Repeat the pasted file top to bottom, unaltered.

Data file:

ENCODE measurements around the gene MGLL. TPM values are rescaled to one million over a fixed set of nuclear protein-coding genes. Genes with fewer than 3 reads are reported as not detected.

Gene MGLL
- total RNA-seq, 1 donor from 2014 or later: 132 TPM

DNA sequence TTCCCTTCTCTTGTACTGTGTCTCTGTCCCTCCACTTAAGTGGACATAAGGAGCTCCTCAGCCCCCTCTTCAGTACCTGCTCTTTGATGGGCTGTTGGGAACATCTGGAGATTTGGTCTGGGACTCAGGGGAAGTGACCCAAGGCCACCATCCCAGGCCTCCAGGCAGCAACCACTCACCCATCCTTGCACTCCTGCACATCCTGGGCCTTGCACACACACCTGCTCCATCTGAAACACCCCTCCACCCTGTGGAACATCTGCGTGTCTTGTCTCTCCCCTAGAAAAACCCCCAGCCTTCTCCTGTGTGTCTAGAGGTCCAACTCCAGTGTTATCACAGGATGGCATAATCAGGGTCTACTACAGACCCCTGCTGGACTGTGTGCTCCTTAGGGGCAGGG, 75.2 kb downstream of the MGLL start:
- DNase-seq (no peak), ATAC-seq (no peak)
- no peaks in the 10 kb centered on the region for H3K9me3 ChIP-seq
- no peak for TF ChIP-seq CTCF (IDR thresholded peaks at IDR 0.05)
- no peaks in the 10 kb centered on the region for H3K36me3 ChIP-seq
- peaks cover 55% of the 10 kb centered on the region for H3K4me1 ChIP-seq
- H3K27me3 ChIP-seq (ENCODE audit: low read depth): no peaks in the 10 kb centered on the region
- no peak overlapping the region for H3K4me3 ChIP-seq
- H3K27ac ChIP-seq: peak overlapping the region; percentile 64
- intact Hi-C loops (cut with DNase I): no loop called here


ENCODE measurements around the gene MGLL. TPM values are rescaled to one million over a fixed set of nuclear protein-coding genes. Genes with fewer than 3 reads are reported as not detected.

Gene MGLL
- total RNA-seq, 1 donor from 2014 or later: 132 TPM

DNA sequence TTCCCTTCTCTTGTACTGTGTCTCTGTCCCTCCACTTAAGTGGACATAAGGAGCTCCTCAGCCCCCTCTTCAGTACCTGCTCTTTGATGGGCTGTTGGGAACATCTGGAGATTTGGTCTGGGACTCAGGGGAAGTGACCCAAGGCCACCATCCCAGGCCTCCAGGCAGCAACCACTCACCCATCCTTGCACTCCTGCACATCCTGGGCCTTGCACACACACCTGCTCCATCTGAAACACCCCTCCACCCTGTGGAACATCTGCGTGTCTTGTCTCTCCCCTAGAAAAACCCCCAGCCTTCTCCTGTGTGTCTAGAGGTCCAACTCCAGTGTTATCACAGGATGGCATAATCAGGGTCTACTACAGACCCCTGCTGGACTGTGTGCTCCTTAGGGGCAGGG, 75.2 kb downstream of the MGLL start:
- DNase-seq (no peak), ATAC-seq (no peak)
- no peaks in the 10 kb centered on the region for H3K9me3 ChIP-seq
- no peak for TF ChIP-seq CTCF (IDR thresholded peaks at IDR 0.05)
- no peaks in the 10 kb centered on the region for H3K36me3 ChIP-seq
- peaks cover 55% of the 10 kb centered on the region for H3K4me1 ChIP-seq
- H3K27me3 ChIP-seq (ENCODE audit: low read depth): no peaks in the 10 kb centered on the region
- no peak overlapping the region for H3K4me3 ChIP-seq
- H3K27ac ChIP-seq: peak overlapping the region; percentile 64
- intact Hi-C loops (cut with DNase I): no loop called here